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By Nick Wakeman

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Nick Wakeman

Don't wait to start on transition planning

Most non-partisan experts predict that President Trump’s legal challenges to Joe Biden’s victory will fall short. We will most likely have a new president on Jan. 20.

That means we are in the beginning of a presidential transition to a new administration. Given the divisiveness of today’s politics, this will be a transition unlike any other.

But the uncertainty shouldn’t translate into inaction by government contractors. Many believe that topline priorities around COVID-19, IT modernization, cybersecurity and the shift to the cloud will remain unchanged, as well as the importance of emerging military and national security threats, such as China and Russia.

All of that is true. On one hand, the government contracting industry will likely not see drastic changes in the short term and particularly until COVID is tamed.

But often the devil is in the details.

The first Biden budget plan will come out in February and that will likely signal shifts in the budget, programs and procurement policies.

Also of course, there will be a wholesale changes in leadership at the agencies and departments. How quickly the Senate moves on these appointments will likely be dictated by the outcome of the Georgia senate races, which are in a runoff.

Given this landscape of uncertainty for the next few months, government contractors are faced with two choices. Wait and react. Or be proactive.

Biden's campaign has spoken often about four critical issues -- COVID, climate change, the economy and systemic racism.

Now is the time to be looking at those issues and seeing how they match up with your capabilities and contracts and most importantly what those issues mean to your customers. How will they react to those administration priorities?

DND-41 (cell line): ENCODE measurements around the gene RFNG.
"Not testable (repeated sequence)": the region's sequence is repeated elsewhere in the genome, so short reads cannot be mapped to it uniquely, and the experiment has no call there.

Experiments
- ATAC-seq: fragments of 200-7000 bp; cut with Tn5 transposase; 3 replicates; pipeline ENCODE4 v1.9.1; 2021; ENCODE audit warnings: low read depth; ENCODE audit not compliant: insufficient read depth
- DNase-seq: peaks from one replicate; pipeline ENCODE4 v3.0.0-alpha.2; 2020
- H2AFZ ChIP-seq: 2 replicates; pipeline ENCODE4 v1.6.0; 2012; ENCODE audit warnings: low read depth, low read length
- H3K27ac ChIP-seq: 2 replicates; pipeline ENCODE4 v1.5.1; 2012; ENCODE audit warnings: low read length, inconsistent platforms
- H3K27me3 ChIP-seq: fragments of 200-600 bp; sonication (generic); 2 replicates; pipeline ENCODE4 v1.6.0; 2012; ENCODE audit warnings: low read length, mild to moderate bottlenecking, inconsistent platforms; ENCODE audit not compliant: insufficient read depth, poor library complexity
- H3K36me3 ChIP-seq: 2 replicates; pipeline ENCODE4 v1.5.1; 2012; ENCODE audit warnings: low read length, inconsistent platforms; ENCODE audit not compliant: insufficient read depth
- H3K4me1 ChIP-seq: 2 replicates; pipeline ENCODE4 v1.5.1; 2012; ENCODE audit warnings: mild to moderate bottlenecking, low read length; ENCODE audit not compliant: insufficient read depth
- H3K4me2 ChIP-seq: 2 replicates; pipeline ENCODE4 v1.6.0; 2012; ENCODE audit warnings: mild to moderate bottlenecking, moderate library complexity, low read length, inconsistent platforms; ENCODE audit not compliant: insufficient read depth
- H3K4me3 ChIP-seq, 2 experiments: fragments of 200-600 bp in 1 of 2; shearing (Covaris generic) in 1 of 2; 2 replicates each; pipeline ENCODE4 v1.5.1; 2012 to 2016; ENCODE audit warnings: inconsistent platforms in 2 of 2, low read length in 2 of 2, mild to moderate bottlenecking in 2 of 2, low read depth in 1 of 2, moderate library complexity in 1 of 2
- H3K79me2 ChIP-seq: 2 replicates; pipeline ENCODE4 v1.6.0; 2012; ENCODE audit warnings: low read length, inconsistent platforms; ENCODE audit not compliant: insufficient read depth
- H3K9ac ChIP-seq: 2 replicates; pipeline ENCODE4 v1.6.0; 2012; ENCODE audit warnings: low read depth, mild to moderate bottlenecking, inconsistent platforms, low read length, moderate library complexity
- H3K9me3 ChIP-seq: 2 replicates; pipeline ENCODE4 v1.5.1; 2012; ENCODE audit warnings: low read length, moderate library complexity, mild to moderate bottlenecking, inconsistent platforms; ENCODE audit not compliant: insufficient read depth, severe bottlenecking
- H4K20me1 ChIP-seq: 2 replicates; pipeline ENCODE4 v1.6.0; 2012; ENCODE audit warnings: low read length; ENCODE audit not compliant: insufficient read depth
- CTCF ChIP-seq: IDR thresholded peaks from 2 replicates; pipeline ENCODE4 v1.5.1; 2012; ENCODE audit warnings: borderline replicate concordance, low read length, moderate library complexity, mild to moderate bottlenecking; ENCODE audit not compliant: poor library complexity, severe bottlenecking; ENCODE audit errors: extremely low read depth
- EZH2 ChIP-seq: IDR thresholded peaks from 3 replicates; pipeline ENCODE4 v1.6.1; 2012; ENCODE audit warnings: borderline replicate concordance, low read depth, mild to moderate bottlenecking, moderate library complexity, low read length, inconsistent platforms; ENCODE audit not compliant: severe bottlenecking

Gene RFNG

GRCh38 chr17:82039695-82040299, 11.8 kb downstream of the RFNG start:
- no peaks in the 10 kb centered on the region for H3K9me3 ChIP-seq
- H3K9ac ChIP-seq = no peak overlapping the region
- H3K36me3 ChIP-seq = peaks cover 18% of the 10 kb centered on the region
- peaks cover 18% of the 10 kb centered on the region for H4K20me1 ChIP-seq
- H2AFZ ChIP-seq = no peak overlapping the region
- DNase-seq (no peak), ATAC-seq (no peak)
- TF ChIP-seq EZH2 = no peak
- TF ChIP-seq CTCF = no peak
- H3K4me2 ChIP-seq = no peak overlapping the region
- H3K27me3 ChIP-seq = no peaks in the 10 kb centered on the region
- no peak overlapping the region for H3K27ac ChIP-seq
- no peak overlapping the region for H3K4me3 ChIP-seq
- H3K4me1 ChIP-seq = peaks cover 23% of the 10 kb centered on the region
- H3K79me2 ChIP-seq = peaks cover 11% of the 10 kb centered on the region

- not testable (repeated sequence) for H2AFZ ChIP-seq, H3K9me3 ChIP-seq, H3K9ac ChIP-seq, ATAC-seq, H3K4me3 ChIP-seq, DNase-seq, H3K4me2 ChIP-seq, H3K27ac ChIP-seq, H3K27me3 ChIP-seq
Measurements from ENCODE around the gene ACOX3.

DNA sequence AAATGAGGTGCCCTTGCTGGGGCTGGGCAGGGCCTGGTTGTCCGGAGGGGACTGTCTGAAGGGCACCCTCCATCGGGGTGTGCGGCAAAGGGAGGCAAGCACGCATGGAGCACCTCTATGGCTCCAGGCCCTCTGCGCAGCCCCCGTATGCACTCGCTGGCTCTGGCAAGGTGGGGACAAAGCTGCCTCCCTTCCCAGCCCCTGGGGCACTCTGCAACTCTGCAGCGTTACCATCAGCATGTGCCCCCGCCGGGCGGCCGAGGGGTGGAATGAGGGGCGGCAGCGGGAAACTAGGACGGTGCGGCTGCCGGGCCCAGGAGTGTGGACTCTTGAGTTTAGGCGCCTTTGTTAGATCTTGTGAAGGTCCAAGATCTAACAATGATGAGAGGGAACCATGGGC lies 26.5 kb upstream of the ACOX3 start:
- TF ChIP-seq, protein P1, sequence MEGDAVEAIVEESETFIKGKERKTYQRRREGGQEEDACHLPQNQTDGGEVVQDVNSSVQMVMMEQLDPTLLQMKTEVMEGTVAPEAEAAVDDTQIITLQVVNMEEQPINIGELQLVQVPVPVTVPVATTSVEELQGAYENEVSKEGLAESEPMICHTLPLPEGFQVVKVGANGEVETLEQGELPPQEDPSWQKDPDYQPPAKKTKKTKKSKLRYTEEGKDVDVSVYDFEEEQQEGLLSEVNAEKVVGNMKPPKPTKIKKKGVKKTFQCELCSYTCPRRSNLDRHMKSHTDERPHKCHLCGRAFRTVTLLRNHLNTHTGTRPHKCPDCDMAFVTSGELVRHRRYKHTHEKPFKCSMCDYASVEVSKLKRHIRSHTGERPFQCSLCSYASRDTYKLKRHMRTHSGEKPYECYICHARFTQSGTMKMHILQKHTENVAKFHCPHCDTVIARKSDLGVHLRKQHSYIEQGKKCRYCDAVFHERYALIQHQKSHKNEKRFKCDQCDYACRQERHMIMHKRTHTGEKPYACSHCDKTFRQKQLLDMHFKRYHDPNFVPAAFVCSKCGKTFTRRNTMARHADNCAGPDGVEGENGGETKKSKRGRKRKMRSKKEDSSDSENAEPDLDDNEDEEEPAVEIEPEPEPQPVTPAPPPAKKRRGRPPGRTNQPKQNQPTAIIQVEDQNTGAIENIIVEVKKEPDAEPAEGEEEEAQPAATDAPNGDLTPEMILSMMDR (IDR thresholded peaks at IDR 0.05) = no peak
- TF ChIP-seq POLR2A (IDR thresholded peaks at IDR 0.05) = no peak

Companies might find themselves in a position to defend their programs, but there also might be an opportunity to highlight skills and capabilities that you have that can address those top Biden priorities. But now is the time to prepare.

There are several wildcards, of course.

The first is when will the transition actually begin? President Trump has not conceded and the legal challenges are not resolved. With its control of the budget and facilities, the administrator of the General Services Administration has so far not signed the paperwork needed to release the funds and give the access, including office space, to the Biden team to begin the transition.

Another wildcard is that we’ll have a lame duck president and a lame duck Congress that will need to address the budget for the 2021 fiscal year already one month old. Hopefully, they will at least extend the continuing resolution into January. But a shutdown, even during a pandemic, remains a possibility. So you need to keep that in mind.

Bottom line, you should be out there talking to your customers about the Biden administration. It’s not about politics or picking sides. It’s now about what you know best -- business, pure and simple.

Posted by Nick Wakeman on Nov 09, 2020 at 8:16 AM


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